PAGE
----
It’s Hard

Rock ‘n roll is a fire set by young bodies. One day you wake up and smell your own flesh burning.

Pete Townsend said that.

I didn’t catch on to The Who right away. Chris had “It’s Hard” on vinyl, but his Sears Solid State stereo didn’t do it any justice. It wasn’t until one night during my sophomore year that I really got it. I was driving a very drunk Herschel Keller home in his black BMW when “Eminence Front” came on his Alpine stereo. The drum machine intro isn’t very Who at all, but man, it creates a mood. The song builds to some 80s rock greatness, but Townsend says, “It’s a put on.” It’s a put on. The guy was giving away his secrets. Still, even now, I listen to it and feel like some bad ass, road-worn gangster: faux or real, who cares?.

My flesh was burning today. I’m trying to finish the new album’s artwork, figure out how to finance it, plan Northeast and Midwest tours, get a bit of press, yada yada yada, but I was fatigued — physically and mentally — all day. Every plan I made, everything I calculated — it all seemed like just a bit too much. It all seemed like the final straw. It all seemed grossly, um, insignificant. A younger man’s game.

Example: I want to get to Des Moines next week so Jason can shoot the album cover (and to sit in on their show), but I’d have to skip mastering, and the Staten Island Half-Marathon. So I think maybe I ought to stay put. Which means I might feel healthy, but I won’t have an album cover.

Even rehearsal was a drag. I write songs pretty quickly. I’d rather write ’em than rehearse ’em. And songs like “Shiver” have so many f’ing words. So I baked some salmon (brain food!), cracked a few beers, and drilled ’em. Monday night’s Rockwood residency will be special, even if I have to sacrifice every non-working, non-running, non-sleeping moment in between.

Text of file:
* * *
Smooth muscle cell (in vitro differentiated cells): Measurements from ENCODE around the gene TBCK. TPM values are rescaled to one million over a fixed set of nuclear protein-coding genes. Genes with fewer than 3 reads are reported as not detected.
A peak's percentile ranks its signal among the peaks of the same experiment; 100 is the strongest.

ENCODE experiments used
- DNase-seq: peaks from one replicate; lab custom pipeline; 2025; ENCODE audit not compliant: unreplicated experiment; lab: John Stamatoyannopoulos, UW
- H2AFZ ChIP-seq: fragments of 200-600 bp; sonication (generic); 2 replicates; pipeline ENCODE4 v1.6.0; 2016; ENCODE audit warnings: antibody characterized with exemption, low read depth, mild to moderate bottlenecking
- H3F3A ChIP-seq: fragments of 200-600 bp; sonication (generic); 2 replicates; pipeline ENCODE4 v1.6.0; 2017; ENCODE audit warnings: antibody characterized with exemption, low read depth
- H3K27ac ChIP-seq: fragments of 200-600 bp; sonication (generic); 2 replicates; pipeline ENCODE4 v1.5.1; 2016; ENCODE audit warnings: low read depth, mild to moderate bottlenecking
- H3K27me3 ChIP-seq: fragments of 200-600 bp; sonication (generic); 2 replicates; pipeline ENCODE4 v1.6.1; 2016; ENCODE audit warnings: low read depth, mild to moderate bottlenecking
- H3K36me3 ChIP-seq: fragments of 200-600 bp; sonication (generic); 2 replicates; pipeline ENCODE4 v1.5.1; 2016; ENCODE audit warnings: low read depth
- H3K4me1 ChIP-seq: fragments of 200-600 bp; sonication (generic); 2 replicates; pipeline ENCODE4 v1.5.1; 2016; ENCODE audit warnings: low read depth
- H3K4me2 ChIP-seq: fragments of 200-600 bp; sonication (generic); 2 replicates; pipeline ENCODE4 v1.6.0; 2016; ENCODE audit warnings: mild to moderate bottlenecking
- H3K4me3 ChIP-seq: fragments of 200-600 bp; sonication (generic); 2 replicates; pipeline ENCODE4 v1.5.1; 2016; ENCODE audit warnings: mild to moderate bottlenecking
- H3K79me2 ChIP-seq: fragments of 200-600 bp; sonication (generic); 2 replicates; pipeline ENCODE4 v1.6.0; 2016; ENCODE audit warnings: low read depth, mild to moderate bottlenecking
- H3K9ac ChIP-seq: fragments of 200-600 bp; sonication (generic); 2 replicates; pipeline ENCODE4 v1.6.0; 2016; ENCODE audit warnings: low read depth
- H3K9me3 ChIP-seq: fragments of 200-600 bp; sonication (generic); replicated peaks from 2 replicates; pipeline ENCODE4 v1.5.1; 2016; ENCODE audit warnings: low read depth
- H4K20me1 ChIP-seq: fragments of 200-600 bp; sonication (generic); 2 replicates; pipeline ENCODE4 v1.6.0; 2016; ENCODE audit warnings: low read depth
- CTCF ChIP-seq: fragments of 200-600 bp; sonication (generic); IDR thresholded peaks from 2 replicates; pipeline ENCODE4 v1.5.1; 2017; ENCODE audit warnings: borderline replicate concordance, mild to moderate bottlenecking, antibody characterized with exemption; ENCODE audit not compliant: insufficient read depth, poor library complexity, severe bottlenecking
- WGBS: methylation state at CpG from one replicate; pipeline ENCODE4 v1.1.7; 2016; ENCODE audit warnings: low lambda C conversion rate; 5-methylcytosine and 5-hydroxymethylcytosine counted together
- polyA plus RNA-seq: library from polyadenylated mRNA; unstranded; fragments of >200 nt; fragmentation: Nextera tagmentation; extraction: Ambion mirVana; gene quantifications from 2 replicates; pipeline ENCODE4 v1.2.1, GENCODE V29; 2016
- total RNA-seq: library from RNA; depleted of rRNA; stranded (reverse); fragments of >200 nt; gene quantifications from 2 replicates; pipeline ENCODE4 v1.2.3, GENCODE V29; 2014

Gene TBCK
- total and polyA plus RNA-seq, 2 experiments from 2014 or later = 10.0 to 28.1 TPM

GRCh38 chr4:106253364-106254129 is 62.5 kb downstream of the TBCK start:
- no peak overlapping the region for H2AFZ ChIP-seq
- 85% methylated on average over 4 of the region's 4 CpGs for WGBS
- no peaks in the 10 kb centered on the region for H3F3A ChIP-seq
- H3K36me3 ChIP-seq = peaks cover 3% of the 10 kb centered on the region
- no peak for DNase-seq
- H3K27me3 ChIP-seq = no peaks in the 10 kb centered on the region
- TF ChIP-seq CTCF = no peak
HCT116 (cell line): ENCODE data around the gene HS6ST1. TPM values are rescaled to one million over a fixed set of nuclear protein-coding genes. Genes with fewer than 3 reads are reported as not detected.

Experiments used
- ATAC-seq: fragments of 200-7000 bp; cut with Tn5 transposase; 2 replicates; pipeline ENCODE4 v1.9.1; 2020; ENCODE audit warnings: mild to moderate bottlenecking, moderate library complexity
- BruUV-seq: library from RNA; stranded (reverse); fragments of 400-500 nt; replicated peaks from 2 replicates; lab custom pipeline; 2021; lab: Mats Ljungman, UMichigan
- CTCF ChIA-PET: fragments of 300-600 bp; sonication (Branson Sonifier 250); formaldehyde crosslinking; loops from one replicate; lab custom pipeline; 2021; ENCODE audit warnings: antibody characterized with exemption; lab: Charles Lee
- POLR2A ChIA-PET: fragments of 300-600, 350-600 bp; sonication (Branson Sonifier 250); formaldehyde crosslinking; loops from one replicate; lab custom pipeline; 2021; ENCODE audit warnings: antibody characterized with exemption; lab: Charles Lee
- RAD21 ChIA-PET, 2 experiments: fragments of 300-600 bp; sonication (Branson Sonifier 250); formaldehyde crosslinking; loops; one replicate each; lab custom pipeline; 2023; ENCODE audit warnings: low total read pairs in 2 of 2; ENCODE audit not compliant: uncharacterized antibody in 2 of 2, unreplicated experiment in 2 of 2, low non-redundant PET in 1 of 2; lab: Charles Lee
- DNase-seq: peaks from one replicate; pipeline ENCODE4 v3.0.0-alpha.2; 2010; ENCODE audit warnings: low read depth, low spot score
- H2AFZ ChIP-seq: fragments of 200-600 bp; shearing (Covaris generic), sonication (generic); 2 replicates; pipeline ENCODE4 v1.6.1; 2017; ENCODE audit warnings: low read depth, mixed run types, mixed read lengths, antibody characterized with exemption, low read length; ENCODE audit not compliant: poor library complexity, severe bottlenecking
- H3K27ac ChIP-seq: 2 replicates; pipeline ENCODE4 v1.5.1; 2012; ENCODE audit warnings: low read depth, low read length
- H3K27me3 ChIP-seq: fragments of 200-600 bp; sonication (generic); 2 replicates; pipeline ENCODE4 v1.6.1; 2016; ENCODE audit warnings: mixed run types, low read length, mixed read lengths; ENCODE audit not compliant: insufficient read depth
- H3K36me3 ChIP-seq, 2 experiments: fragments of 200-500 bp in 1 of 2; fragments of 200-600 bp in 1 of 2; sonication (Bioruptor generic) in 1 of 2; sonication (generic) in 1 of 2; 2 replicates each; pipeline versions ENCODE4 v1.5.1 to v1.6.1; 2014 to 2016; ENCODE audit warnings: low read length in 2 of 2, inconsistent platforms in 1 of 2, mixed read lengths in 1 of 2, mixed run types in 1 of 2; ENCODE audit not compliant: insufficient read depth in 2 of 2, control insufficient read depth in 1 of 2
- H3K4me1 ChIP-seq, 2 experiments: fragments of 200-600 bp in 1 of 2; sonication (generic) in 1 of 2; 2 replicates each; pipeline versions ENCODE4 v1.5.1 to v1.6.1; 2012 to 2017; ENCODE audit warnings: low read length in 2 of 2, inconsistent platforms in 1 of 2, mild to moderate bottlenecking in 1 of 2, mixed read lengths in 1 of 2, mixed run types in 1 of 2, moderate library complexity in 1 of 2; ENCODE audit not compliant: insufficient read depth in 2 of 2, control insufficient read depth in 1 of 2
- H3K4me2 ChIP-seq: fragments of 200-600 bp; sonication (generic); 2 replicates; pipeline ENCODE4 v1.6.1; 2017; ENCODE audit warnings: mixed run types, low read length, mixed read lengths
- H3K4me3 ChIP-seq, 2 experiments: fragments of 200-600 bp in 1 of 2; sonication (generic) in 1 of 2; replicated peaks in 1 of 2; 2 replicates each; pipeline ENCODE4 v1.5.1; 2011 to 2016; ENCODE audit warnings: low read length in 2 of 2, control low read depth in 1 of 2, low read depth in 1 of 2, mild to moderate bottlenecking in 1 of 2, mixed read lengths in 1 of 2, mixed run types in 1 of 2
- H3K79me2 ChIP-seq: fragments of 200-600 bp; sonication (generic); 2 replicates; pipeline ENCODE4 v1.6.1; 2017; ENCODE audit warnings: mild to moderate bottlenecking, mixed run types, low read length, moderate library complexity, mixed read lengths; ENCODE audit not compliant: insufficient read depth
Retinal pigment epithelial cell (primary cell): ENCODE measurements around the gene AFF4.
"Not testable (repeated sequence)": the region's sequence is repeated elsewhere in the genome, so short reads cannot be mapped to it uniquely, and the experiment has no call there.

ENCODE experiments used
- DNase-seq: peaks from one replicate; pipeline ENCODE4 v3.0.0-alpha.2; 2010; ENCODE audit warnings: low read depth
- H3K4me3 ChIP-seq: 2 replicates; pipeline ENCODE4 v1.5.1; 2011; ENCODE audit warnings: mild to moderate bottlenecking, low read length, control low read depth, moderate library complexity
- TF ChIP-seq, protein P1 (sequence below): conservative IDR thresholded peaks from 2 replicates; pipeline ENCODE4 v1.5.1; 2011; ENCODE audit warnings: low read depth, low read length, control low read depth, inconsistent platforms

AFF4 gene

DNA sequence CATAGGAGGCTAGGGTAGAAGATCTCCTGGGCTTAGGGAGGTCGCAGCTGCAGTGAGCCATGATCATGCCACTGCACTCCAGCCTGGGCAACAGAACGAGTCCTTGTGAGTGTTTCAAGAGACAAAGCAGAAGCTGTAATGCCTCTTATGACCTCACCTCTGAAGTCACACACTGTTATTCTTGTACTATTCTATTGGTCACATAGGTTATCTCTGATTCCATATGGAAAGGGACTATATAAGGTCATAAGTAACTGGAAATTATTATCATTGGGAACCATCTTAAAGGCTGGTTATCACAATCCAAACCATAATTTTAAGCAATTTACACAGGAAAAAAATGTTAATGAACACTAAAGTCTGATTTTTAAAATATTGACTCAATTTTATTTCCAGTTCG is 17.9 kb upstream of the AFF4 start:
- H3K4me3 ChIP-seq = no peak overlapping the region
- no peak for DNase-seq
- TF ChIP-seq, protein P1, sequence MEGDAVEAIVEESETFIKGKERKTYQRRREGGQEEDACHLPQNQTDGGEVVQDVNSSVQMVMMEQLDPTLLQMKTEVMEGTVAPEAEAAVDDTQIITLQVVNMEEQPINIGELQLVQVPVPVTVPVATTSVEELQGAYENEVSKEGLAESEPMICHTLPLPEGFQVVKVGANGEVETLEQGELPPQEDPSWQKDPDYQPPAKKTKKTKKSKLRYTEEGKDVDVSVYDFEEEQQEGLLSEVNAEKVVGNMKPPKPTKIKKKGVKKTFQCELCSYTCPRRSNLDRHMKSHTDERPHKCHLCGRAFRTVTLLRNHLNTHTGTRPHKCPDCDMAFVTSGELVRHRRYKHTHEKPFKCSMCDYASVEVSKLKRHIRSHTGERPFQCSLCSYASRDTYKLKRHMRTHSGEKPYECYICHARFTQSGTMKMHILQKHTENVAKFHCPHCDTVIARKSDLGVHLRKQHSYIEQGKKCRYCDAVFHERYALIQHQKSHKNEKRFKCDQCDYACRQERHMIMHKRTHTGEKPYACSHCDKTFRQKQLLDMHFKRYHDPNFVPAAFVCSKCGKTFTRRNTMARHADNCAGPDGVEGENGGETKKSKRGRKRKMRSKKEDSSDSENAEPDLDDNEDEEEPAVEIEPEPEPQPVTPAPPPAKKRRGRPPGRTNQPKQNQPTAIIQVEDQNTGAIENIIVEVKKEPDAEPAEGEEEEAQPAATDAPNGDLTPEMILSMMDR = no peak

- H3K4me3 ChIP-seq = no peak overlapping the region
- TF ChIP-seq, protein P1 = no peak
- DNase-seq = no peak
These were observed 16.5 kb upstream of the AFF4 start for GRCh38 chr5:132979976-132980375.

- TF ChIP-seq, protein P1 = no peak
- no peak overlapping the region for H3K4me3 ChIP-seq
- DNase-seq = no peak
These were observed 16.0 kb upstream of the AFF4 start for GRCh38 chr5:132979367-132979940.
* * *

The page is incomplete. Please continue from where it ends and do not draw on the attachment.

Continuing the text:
Tuning into KUSP at lunchtime to hear my buddies The Nadas do a live acoustic set didn’t help extinguish the fire. No, I smelled it burning. It felt like they were on my office with me. I was smiling, and laughing, and singing along. I was happy for them, but bummed for me. They’re driving Meat Loaf’s old bus across these great western roads, and I’m parked at my desk twenty-nine stories above Times Square. Boo hoo.

But Jason just called, and he’s excited. Sounds like radio’s warming up to The Nadas — finally — and they’re feeling some momentum. Which they deserve. They’ve worked along, long time. So they’re gonna come to New York a few days early to play a few shows, shake a few hands. I told ’em I’d help, and I will. And I told Jas, “Dude, focus on process, not outcome. If you relish the process, the outcome will take care of itself.”

I should heed my own advice.

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